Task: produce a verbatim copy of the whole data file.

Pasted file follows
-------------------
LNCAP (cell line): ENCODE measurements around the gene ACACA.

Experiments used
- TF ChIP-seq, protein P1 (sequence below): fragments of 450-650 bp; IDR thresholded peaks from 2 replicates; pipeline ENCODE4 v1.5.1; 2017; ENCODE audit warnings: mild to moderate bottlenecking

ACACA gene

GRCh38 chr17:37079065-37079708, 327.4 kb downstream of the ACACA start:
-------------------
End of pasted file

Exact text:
LNCAP (cell line): ENCODE measurements around the gene ACACA.

Experiments used
- TF ChIP-seq, protein P1 (sequence below): fragments of 450-650 bp; IDR thresholded peaks from 2 replicates; pipeline ENCODE4 v1.5.1; 2017; ENCODE audit warnings: mild to moderate bottlenecking

ACACA gene

GRCh38 chr17:37079065-37079708, 327.4 kb downstream of the ACACA start: